Sea rescue charities can "forget" about taking migrants to Italian ports, Italy's Interior Minister and Deputy Premier Matteo Salvini said on Saturday.
The warning came as German non-governmental organization Mission Lifeline has been waiting since Thursday to be allowed to disembark more than 230 people on board its vessel.
"[I want to] reiterate that these ships can forget reaching Italy: I want to cut off the business of traffickers and mobsters!" Salvini wrote on Facebook.
He said the ban also applied to Proactiva Open Arms, SOS Mediterranee, Sea-Watch and Sea-Eye, whose vessels are either at sea or in Maltese ports.
Salvini, who leads the far-right League party, has long accused NGOs of profiting from migrant rescues and of being in cahoots with human traffickers. The accusation is unproven, and strongly denied by NGOs.
"It is unacceptable that again political statements are made at the expense of people in maritime distress and in direct violation of applicable guidelines," Mission Lifeline said in a statement.
The German NGO said there were also 113 rescued migrants on board a Danish cargo ship, the Alexander Maersk, waiting for a place to disembark.
The migrants are "okay, given the circumstances," a spokesman for shipper Maersk Line, Mikkel Linnet, separately told dpa, adding that the cargo was currently off the coast of Sicily.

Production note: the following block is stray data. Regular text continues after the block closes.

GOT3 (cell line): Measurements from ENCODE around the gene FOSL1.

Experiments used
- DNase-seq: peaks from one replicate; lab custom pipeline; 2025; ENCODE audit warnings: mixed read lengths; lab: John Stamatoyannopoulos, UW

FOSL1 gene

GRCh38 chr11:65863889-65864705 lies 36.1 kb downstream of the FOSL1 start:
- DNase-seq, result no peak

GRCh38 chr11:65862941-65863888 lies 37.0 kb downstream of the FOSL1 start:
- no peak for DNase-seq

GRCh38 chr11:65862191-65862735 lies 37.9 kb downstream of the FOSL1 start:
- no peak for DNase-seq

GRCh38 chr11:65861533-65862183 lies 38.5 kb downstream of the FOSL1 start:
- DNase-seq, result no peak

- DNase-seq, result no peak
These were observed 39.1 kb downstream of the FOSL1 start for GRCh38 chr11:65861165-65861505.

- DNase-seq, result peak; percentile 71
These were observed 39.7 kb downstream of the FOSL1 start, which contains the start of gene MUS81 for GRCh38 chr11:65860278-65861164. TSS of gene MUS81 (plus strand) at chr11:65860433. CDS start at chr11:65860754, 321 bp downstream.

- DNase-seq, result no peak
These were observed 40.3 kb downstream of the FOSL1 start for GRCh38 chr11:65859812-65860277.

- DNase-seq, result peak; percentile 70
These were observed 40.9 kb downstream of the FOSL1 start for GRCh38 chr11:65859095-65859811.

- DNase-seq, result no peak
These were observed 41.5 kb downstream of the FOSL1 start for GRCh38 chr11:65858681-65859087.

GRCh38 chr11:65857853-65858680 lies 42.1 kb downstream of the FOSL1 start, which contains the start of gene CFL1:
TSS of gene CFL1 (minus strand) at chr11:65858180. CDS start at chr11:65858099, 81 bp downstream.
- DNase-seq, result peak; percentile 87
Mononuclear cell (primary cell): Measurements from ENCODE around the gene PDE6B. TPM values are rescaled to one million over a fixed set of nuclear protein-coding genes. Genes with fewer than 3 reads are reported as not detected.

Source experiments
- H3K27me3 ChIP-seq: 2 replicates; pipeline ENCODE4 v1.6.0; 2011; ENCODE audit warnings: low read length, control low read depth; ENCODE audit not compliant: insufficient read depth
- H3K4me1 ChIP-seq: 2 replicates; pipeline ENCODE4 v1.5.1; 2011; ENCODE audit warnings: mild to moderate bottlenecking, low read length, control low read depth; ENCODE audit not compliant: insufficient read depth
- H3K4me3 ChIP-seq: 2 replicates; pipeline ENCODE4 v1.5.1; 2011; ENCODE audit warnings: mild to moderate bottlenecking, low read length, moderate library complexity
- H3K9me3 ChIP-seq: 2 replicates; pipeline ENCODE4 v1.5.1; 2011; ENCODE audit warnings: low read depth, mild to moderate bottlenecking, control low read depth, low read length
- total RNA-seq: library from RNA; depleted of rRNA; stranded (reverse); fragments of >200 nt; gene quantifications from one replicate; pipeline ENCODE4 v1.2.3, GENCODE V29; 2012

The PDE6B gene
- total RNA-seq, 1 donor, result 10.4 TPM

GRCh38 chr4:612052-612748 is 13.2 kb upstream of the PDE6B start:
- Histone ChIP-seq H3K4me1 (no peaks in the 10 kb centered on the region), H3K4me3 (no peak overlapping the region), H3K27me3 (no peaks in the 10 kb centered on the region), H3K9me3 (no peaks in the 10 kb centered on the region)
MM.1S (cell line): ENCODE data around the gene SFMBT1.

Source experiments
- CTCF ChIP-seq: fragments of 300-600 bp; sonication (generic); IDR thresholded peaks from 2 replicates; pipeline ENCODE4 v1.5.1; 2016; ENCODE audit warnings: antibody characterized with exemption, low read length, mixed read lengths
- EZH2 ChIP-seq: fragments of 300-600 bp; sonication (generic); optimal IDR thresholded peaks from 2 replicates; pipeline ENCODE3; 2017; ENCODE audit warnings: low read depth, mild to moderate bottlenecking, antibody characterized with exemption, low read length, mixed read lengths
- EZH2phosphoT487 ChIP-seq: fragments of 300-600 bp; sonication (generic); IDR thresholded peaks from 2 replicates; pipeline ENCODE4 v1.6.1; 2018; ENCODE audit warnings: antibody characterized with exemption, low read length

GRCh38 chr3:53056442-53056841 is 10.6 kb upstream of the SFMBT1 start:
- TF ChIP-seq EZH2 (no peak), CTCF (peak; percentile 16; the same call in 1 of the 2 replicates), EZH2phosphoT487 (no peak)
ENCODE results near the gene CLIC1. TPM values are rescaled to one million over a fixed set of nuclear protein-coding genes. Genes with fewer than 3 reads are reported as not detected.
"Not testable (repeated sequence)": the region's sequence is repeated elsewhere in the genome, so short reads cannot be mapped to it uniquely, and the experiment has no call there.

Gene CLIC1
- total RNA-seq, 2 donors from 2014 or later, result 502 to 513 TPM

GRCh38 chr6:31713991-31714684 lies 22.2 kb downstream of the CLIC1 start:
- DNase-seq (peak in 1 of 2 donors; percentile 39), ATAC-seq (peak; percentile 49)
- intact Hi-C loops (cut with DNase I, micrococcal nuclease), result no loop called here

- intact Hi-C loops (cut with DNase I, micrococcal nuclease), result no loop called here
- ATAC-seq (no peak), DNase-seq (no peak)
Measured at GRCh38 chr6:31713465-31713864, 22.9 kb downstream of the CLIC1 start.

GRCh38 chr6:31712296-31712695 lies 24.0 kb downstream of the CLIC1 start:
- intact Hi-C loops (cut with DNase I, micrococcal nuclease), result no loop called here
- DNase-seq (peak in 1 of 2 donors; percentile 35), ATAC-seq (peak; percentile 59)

The migrants were picked up on Friday on instructions by the Italian coastguard, the spokesman said. Mission Lifeline said on Twitter it helped with the rescue.
The NGO also said the two other German charities, Sea-Eye and Sea-Watch, were helping "to keep the situation stable" on its stranded Lifeline vessel, by sending in another boat with supplies.
Italy closed its ports to the Lifeline on Thursday, after accusing it of dodging Italian coastguard orders to leave it to the Libyan coastguard to save the migrants it spotted at sea.
The Rome government said the Lifeline would be impounded and its crew arrested if it decided to proceed to Italy anyway. The ship has since stayed in Maltese search and rescue waters.
"Italy was right to say the boat disobeyed the instructions to hand over the operation to the Libyan coastguard," Maltese Prime Minister Joseph Muscat said in a domestic radio interview.
"But [Italy] was wrong to tell [the Lifeline] to head to Malta instead. We're a sovereign country and nobody should dictate what we can and cannot do," he added.
On Twitter, Muscat also told the Lifeline to leave Maltese waters "to prevent escalation," and said a single medical evacuation from the boat had been canceled because the NGO told Malta there was no need.
Malta and Italy had a similar spat earlier this month over the Aquarius, the first NGO ship to be told by Rome's new populist government to take its rescued migrants elsewhere.
The affair sparked a Europe-wide crisis and put migration at the top of the agenda of next week's EU summit, to be preceded on Sunday by a meeting of several EU leaders.
The Aquarius' more than 600 migrants were eventually taken to Spain with an escort of Italian navy and coastguard ships. On Friday, Spain said it could offer help also to Mission Lifeline.
Meanwhile, the Franco-German-Italian NGO that runs the Aquarius urged EU governments to collectively ensure that rescued sea migrants are taken onshore quickly.
"SOS Mediterranee would welcome any EU-wide plan to put together all available capacities for a safe and prompt disembarkation of people rescued in the Central Mediterranean," the charity said.
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